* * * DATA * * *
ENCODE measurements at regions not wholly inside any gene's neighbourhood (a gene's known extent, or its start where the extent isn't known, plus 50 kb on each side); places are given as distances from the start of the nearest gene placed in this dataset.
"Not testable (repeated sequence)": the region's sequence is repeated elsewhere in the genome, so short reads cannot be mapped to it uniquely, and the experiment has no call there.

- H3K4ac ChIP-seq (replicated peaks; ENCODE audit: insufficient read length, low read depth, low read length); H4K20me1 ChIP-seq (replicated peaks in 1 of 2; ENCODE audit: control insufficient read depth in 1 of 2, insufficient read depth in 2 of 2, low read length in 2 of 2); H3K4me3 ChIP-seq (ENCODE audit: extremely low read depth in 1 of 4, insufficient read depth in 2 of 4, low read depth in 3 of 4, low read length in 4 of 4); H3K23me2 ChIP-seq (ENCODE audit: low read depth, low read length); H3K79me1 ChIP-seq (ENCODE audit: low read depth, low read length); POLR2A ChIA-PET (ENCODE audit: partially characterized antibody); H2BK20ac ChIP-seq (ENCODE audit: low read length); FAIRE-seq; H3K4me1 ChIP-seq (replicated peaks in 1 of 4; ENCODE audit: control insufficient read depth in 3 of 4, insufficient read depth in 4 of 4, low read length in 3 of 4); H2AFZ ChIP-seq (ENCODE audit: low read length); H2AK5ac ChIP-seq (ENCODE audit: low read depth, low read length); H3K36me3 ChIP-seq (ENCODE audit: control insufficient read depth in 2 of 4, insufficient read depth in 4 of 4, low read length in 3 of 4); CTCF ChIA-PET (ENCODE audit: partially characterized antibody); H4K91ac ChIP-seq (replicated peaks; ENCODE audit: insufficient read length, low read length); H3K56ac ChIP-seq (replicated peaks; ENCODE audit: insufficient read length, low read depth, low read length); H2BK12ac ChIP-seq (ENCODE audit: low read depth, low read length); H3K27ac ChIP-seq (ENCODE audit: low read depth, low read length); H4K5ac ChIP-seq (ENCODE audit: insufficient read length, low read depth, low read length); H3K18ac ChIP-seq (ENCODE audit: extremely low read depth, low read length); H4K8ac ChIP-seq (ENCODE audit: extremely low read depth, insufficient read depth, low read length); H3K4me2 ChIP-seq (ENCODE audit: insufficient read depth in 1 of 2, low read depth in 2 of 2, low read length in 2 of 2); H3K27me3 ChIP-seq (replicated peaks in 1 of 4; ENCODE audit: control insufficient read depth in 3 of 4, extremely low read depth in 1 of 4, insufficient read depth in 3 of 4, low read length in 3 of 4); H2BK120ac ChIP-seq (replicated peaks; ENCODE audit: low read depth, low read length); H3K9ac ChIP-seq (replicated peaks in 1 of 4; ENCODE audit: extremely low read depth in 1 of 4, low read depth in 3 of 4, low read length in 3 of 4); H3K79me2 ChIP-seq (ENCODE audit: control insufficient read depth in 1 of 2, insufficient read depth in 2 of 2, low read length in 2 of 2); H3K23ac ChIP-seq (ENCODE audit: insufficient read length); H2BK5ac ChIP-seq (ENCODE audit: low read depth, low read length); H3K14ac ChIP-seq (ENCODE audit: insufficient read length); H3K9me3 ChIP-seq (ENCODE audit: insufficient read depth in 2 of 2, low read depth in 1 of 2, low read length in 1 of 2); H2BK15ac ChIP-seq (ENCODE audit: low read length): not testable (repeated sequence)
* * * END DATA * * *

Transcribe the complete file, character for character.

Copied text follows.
ENCODE measurements at regions not wholly inside any gene's neighbourhood (a gene's known extent, or its start where the extent isn't known, plus 50 kb on each side); places are given as distances from the start of the nearest gene placed in this dataset.
"Not testable (repeated sequence)": the region's sequence is repeated elsewhere in the genome, so short reads cannot be mapped to it uniquely, and the experiment has no call there.

- H3K4ac ChIP-seq (replicated peaks; ENCODE audit: insufficient read length, low read depth, low read length); H4K20me1 ChIP-seq (replicated peaks in 1 of 2; ENCODE audit: control insufficient read depth in 1 of 2, insufficient read depth in 2 of 2, low read length in 2 of 2); H3K4me3 ChIP-seq (ENCODE audit: extremely low read depth in 1 of 4, insufficient read depth in 2 of 4, low read depth in 3 of 4, low read length in 4 of 4); H3K23me2 ChIP-seq (ENCODE audit: low read depth, low read length); H3K79me1 ChIP-seq (ENCODE audit: low read depth, low read length); POLR2A ChIA-PET (ENCODE audit: partially characterized antibody); H2BK20ac ChIP-seq (ENCODE audit: low read length); FAIRE-seq; H3K4me1 ChIP-seq (replicated peaks in 1 of 4; ENCODE audit: control insufficient read depth in 3 of 4, insufficient read depth in 4 of 4, low read length in 3 of 4); H2AFZ ChIP-seq (ENCODE audit: low read length); H2AK5ac ChIP-seq (ENCODE audit: low read depth, low read length); H3K36me3 ChIP-seq (ENCODE audit: control insufficient read depth in 2 of 4, insufficient read depth in 4 of 4, low read length in 3 of 4); CTCF ChIA-PET (ENCODE audit: partially characterized antibody); H4K91ac ChIP-seq (replicated peaks; ENCODE audit: insufficient read length, low read length); H3K56ac ChIP-seq (replicated peaks; ENCODE audit: insufficient read length, low read depth, low read length); H2BK12ac ChIP-seq (ENCODE audit: low read depth, low read length); H3K27ac ChIP-seq (ENCODE audit: low read depth, low read length); H4K5ac ChIP-seq (ENCODE audit: insufficient read length, low read depth, low read length); H3K18ac ChIP-seq (ENCODE audit: extremely low read depth, low read length); H4K8ac ChIP-seq (ENCODE audit: extremely low read depth, insufficient read depth, low read length); H3K4me2 ChIP-seq (ENCODE audit: insufficient read depth in 1 of 2, low read depth in 2 of 2, low read length in 2 of 2); H3K27me3 ChIP-seq (replicated peaks in 1 of 4; ENCODE audit: control insufficient read depth in 3 of 4, extremely low read depth in 1 of 4, insufficient read depth in 3 of 4, low read length in 3 of 4); H2BK120ac ChIP-seq (replicated peaks; ENCODE audit: low read depth, low read length); H3K9ac ChIP-seq (replicated peaks in 1 of 4; ENCODE audit: extremely low read depth in 1 of 4, low read depth in 3 of 4, low read length in 3 of 4); H3K79me2 ChIP-seq (ENCODE audit: control insufficient read depth in 1 of 2, insufficient read depth in 2 of 2, low read length in 2 of 2); H3K23ac ChIP-seq (ENCODE audit: insufficient read length); H2BK5ac ChIP-seq (ENCODE audit: low read depth, low read length); H3K14ac ChIP-seq (ENCODE audit: insufficient read length); H3K9me3 ChIP-seq (ENCODE audit: insufficient read depth in 2 of 2, low read depth in 1 of 2, low read length in 1 of 2); H2BK15ac ChIP-seq (ENCODE audit: low read length): not testable (repeated sequence)